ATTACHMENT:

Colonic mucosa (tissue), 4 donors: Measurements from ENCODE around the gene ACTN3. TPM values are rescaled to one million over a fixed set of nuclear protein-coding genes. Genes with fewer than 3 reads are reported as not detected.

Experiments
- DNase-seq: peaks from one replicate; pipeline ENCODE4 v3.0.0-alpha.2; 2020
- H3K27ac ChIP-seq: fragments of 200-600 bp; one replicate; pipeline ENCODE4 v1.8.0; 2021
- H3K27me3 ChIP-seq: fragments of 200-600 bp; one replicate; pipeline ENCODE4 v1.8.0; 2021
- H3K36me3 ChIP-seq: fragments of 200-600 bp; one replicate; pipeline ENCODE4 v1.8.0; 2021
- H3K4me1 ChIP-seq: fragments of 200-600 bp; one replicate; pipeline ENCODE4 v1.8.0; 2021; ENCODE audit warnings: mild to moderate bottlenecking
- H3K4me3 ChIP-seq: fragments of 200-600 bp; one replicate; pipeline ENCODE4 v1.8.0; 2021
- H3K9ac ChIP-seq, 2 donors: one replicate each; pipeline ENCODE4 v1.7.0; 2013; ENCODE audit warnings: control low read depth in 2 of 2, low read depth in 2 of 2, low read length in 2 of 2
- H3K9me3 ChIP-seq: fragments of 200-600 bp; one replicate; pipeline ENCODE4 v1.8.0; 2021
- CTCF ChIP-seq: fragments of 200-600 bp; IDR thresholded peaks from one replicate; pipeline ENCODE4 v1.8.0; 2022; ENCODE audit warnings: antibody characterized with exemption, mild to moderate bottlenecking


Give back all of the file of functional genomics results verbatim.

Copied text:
Colonic mucosa (tissue), 4 donors: Measurements from ENCODE around the gene ACTN3. TPM values are rescaled to one million over a fixed set of nuclear protein-coding genes. Genes with fewer than 3 reads are reported as not detected.

Experiments
- DNase-seq: peaks from one replicate; pipeline ENCODE4 v3.0.0-alpha.2; 2020
- H3K27ac ChIP-seq: fragments of 200-600 bp; one replicate; pipeline ENCODE4 v1.8.0; 2021
- H3K27me3 ChIP-seq: fragments of 200-600 bp; one replicate; pipeline ENCODE4 v1.8.0; 2021
- H3K36me3 ChIP-seq: fragments of 200-600 bp; one replicate; pipeline ENCODE4 v1.8.0; 2021
- H3K4me1 ChIP-seq: fragments of 200-600 bp; one replicate; pipeline ENCODE4 v1.8.0; 2021; ENCODE audit warnings: mild to moderate bottlenecking
- H3K4me3 ChIP-seq: fragments of 200-600 bp; one replicate; pipeline ENCODE4 v1.8.0; 2021
- H3K9ac ChIP-seq, 2 donors: one replicate each; pipeline ENCODE4 v1.7.0; 2013; ENCODE audit warnings: control low read depth in 2 of 2, low read depth in 2 of 2, low read length in 2 of 2
- H3K9me3 ChIP-seq: fragments of 200-600 bp; one replicate; pipeline ENCODE4 v1.8.0; 2021
- CTCF ChIP-seq: fragments of 200-600 bp; IDR thresholded peaks from one replicate; pipeline ENCODE4 v1.8.0; 2022; ENCODE audit warnings: antibody characterized with exemption, mild to moderate bottlenecking